Raffaele Marchetti, Professor of International Relations, LUISS University, Italy, specially for wpfdc.org
The institution building process of the internet governance has developed intensely over the last decade or so mainly following the model of a multistakeholder private initiative. As in any institution building process, internal power struggle and ideational dynamics follow a trajectory that may at times be accelerated or indeed diverted by exogenous shocks. The recent NSA surveillance scandal seems to be generating a similar external influence on the process. Harsh governments bilateral reactions and clear stakeholders positions appear to be pushing for an acceleration of the multilateralization of the internet governance towards a greater inclusion of governments into it.
In the recent VIII Internet Governance Forum (IGF) held this month in Bali, the consolidated tension between those who hold the primacy of the “private” management of the internet system by organizations such as Internet Corporation for Assigned Names and Numbers (ICANN), and those who call for a fully intergovernmental management by the International Telecommunication Union (ITU) was staged again.
This tension is by-now a classic in internet governance disputes. On one side, the US and several private companies such as Google, on the other many governments with Russia and China on the lead and, for different reasons related to the payments of internet traffic (sending party pays), a number of big TELCOs such as the European Telecommunication Network Operators’ Association (ETNO). In the middle the EU oscillating from one side to the other and back.
This time however it seems that the external shock is stirring things up. The mounting pressure towards the opening up of the internet governance is growing after the NSA scandal. The allegations on the “big brother” espionage activities are discrediting the US-led management of the global common of the cyberspace. Increasingly public and private actors call for a more inclusive participation into the management of the internet on the assumption that the more inclusive the participation the better for the governance in terms of checks and balances. And this obviously goes to the detriment of the special role played by the US as a self-appointed and ultimate guarantor of its stability.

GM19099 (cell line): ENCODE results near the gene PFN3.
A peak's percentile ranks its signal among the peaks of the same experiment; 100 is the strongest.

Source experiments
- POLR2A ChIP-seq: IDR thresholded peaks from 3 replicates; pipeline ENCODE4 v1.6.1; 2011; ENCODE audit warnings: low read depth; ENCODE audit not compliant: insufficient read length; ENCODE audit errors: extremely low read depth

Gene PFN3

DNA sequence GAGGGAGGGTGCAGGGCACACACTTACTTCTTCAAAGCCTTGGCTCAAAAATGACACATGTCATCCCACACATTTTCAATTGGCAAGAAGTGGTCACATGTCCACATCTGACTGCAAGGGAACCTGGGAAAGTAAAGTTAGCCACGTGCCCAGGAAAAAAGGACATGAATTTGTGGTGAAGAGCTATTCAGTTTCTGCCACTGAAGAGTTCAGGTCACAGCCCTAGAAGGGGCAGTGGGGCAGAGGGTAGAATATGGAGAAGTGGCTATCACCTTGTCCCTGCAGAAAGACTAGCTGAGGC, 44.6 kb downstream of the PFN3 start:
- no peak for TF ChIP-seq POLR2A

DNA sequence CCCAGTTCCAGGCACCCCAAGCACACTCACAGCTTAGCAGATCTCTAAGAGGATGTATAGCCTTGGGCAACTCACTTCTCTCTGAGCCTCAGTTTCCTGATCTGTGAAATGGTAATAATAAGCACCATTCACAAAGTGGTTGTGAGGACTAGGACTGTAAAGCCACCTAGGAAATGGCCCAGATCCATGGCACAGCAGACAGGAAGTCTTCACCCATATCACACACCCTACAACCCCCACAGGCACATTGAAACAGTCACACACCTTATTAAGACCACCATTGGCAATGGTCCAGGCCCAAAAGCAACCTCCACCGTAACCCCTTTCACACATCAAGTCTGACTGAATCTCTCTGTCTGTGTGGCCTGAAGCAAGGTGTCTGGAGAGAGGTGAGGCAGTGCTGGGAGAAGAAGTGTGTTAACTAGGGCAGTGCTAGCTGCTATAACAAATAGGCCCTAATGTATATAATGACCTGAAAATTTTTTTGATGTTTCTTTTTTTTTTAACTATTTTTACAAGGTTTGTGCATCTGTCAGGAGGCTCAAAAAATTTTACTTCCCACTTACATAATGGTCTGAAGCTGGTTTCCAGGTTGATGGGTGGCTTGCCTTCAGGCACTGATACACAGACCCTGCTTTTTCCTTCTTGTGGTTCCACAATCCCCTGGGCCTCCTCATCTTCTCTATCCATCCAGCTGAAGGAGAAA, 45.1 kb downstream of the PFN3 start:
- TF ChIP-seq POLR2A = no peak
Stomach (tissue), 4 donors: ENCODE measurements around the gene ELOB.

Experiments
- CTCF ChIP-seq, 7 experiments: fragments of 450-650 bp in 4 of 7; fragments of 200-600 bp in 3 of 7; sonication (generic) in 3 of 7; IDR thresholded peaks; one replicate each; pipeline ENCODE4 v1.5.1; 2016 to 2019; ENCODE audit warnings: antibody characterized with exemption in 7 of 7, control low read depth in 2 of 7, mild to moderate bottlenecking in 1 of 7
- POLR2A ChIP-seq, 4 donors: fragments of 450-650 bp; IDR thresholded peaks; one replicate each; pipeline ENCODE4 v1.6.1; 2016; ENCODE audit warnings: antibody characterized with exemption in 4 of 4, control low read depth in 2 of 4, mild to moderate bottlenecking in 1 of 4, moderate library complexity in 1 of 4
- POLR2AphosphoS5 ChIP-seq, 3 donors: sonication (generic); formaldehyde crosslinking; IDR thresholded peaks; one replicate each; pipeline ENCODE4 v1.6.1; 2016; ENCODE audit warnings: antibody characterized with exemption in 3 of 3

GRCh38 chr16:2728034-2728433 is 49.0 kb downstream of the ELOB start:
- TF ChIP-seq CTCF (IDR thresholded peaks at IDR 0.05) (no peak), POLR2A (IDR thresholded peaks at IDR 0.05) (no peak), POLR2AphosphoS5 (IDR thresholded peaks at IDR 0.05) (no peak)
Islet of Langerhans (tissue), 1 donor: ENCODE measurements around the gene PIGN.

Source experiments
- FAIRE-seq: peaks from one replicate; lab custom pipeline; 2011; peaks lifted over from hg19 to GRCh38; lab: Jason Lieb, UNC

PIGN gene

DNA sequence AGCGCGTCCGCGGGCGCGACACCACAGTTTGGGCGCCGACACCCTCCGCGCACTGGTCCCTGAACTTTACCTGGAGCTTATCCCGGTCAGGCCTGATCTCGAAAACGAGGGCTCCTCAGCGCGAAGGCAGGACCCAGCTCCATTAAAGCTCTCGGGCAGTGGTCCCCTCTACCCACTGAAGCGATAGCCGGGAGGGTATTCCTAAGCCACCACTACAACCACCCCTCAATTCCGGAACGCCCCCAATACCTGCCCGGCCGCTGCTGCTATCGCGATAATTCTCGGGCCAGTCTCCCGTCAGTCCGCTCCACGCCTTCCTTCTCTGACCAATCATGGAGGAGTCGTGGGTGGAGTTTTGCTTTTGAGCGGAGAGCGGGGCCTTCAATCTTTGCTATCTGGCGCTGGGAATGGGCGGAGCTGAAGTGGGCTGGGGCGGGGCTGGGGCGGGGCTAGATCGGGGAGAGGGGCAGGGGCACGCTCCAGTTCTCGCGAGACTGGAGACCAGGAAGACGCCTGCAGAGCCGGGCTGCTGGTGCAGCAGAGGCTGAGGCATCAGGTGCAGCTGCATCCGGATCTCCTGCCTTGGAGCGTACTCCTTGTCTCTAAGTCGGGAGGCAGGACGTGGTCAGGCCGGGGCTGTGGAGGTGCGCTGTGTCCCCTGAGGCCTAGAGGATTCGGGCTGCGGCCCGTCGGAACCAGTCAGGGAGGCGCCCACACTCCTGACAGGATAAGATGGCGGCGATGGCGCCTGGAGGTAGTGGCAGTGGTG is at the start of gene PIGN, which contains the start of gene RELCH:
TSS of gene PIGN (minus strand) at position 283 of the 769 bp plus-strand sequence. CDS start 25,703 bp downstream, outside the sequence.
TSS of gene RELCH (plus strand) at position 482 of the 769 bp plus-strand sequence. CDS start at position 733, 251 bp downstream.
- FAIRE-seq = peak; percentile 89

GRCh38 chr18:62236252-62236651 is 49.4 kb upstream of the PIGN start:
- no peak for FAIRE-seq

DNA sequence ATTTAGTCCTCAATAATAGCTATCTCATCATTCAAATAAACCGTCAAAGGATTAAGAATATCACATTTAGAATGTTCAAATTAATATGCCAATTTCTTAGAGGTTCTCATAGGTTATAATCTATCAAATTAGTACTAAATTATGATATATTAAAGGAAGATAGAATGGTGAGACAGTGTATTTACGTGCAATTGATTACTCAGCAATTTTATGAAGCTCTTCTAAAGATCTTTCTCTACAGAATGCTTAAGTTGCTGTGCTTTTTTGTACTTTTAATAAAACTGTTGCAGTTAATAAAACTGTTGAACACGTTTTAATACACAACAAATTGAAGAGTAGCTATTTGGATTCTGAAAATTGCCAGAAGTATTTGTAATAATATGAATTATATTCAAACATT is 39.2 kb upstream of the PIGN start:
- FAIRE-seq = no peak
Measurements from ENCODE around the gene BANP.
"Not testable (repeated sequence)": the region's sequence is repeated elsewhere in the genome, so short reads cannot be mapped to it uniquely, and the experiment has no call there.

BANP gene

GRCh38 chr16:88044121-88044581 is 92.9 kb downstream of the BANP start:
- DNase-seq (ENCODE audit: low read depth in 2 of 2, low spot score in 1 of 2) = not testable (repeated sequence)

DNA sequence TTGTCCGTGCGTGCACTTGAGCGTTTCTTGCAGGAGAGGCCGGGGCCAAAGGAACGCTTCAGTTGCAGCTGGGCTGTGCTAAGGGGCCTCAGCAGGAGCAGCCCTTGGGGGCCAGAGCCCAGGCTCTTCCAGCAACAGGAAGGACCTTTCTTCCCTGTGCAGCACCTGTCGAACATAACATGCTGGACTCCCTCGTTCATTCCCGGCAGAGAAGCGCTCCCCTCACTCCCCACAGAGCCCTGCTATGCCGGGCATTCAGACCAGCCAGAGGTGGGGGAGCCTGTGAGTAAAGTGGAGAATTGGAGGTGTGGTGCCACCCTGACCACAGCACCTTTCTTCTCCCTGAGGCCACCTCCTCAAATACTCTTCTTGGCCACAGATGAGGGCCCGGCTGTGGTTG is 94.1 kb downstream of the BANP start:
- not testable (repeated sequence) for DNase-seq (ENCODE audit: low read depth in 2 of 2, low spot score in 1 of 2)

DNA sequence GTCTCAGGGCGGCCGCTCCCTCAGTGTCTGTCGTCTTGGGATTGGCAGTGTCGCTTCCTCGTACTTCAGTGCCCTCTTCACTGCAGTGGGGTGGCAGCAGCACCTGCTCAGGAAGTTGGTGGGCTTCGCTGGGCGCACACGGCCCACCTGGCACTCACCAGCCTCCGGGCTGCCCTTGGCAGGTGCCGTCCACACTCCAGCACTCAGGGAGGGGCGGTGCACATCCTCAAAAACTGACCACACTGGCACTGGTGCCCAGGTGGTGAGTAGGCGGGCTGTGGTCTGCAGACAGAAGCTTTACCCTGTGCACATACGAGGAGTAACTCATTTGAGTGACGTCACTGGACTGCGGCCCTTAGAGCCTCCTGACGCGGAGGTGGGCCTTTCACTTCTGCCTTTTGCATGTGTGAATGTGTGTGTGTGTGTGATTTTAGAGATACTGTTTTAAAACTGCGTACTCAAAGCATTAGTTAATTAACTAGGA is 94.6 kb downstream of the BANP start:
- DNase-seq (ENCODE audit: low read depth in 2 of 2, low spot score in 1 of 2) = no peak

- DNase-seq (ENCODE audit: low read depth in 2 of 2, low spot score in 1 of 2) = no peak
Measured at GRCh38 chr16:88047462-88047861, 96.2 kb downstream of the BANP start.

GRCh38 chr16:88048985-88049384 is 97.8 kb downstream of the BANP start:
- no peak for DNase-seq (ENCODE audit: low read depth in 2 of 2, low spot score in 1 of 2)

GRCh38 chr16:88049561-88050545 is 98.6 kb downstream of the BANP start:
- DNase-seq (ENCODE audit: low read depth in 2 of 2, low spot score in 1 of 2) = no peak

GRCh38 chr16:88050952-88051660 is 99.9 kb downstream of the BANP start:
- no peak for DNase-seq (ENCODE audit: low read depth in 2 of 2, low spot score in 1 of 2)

In a similar vein, before the Bali IGF, on 7th October 2013, a number of top internet governance stakeholders, including ICANN, released the so-called Montevideo Statement which reaffirmed the importance of globally coherent internet operations, and warned against internet fragmentation at a national level. The declaration also expressed strong concern over the undermining of the trust and confidence of internet users globally due to recent revelations of pervasive monitoring and surveillance. As a response to such crisis of legitimacy, the statement supported the efforts towards the evolution of global multistakeholder internet cooperation, and called for accelerating the globalization of ICANN functions, towards an environment in which all stakeholders, including all governments, participate on an equal footing.
Few months earlier, in December 2012 in Dubai at the ITU meeting, an International Telecommunications Regulation intended to increase the governmental control on the flow of information was voted. It however lacked the necessary intergovernmental consensus to make it effectively binding and it de facto failed.
The meeting of the last IGF this October took stock of such intense debate and moved it into what is quickly becoming the most authoritative multistakeholder forum involving governments, private sectors, academia, ICT providers, civil society organizations and other relevant actors for internet governance. The IGF was first launched in 2006 by the UN Secretary General, as an open space with purely consultative status. It had an initial endorsement by the UN with a first mandate from 2006 to 2010, and it is currently in its second mandate (2011-2015). The IGF is the ideal follow up of the two World Summits on the Information of Society (WSIS) proposed by the ITU in 2001, approved by the UN the same year, and organized in Geneva in 2003 and in Tunis in 2005 (which alone gathered around 1,500 people from International Organizations, 6,200 from NGOs, 4,800 from the private sector, and 980 from the media). At the time of the last WSIS, a Working Group on Internet Governance (WGIG) was proposed with the task of generating new ideas on the governance building process for internet. One of these ideas was precisely the creation of the IGF.